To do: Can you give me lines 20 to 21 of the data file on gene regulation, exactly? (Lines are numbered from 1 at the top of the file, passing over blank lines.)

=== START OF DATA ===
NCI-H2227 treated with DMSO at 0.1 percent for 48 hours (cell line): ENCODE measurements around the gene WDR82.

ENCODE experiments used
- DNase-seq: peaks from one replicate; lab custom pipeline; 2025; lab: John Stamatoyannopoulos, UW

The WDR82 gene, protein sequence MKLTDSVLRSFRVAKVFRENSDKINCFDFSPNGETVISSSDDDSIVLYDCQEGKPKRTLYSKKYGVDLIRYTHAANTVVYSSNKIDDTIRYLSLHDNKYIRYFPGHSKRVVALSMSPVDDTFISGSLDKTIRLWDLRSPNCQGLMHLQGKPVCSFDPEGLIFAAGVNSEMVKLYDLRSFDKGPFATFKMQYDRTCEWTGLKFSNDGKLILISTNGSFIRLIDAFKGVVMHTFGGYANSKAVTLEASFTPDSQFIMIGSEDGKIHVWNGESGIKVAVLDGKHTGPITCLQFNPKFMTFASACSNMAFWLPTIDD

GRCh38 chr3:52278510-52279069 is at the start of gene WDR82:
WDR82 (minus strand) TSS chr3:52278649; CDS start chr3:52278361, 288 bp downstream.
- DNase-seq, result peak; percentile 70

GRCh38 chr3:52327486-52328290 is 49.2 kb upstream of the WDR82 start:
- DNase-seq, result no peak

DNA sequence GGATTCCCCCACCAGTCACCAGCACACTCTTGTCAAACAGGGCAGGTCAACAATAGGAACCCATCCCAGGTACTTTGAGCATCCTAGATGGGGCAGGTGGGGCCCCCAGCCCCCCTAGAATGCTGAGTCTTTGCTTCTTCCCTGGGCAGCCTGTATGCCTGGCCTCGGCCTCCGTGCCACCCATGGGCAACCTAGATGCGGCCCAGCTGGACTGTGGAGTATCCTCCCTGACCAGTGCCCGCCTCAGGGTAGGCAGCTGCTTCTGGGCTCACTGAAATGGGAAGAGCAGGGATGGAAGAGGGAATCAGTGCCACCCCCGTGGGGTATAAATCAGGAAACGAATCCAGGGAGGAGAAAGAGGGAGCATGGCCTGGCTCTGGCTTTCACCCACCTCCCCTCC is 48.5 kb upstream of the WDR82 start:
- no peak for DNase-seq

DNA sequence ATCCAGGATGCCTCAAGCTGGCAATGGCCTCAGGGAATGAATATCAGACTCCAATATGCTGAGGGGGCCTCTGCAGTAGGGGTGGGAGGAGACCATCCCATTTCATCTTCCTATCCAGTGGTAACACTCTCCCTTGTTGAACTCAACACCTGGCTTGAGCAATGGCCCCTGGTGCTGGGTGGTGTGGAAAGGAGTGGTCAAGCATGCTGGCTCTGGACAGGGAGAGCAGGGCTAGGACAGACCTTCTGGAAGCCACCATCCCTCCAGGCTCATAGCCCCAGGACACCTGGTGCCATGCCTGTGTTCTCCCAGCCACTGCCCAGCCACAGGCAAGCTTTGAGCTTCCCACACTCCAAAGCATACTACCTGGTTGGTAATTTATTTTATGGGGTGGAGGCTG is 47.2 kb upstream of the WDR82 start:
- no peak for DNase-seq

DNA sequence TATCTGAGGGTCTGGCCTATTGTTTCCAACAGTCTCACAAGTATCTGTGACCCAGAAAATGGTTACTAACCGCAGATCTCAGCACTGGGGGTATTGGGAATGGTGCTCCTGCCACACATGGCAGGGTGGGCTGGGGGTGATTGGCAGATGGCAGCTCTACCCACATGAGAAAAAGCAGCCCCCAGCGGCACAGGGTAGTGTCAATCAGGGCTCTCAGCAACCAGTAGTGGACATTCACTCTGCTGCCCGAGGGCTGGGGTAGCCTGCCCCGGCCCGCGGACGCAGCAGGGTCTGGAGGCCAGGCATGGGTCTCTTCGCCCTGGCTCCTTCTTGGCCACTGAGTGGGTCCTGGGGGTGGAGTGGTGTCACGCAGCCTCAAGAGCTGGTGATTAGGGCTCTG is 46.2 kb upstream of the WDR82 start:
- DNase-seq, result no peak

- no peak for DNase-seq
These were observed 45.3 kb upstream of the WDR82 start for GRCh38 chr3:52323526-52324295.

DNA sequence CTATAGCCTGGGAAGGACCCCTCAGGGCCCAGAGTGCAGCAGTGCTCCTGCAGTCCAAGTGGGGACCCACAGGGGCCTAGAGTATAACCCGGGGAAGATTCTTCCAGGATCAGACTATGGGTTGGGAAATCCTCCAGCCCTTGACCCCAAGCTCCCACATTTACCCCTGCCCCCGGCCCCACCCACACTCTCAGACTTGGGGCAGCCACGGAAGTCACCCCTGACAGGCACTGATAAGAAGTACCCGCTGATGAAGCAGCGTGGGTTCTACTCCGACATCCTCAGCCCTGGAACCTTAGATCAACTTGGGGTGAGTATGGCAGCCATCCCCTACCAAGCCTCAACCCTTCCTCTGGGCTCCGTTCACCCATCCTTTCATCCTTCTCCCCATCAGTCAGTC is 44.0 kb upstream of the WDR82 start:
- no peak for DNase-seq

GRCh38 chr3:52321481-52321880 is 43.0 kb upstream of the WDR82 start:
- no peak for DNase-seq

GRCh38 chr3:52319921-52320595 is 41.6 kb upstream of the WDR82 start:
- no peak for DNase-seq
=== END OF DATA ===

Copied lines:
GRCh38 chr3:52321481-52321880 is 43.0 kb upstream of the WDR82 start:
- no peak for DNase-seq